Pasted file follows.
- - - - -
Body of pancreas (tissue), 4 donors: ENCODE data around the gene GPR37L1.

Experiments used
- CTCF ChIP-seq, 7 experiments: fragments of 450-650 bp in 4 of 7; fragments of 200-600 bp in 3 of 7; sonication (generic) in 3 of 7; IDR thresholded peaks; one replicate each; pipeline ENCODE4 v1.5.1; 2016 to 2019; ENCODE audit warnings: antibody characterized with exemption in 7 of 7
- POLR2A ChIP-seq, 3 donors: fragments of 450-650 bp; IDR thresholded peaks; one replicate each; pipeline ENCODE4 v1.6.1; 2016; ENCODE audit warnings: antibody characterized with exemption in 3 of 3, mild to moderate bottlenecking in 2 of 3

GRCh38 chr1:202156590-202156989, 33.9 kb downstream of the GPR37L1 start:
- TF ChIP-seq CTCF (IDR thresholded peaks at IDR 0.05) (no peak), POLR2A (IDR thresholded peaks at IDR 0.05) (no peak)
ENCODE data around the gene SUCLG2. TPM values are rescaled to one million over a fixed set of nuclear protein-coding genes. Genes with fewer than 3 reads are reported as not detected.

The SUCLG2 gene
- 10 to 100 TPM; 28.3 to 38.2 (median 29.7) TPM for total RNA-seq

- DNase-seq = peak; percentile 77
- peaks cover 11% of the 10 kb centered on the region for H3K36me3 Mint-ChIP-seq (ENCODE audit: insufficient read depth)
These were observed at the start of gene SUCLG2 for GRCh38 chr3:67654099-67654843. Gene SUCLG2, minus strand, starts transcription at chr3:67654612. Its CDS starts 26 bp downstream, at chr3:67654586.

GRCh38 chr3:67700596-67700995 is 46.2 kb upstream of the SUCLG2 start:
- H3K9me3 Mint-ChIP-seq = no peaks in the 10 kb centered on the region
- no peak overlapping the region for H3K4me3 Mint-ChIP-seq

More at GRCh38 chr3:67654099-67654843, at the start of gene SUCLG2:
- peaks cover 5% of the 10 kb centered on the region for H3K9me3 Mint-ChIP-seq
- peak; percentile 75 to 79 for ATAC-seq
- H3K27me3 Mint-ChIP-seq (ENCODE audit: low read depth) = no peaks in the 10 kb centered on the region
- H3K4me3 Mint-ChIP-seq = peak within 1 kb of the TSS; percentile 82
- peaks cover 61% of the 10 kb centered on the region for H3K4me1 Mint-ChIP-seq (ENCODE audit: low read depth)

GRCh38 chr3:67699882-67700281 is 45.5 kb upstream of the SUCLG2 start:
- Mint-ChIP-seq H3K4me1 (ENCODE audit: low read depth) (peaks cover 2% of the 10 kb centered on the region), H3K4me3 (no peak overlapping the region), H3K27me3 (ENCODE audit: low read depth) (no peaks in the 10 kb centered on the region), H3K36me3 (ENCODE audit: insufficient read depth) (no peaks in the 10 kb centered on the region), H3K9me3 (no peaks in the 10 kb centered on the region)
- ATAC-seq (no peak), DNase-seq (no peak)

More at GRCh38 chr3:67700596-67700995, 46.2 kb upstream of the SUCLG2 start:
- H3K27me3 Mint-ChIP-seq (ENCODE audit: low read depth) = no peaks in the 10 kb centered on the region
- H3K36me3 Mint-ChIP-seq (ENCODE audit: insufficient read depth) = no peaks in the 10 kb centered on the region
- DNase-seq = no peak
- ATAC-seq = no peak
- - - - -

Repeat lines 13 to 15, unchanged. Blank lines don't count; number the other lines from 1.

GRCh38 chr3:67700596-67700995 is 46.2 kb upstream of the SUCLG2 start:
- H3K9me3 Mint-ChIP-seq = no peaks in the 10 kb centered on the region
- no peak overlapping the region for H3K4me3 Mint-ChIP-seq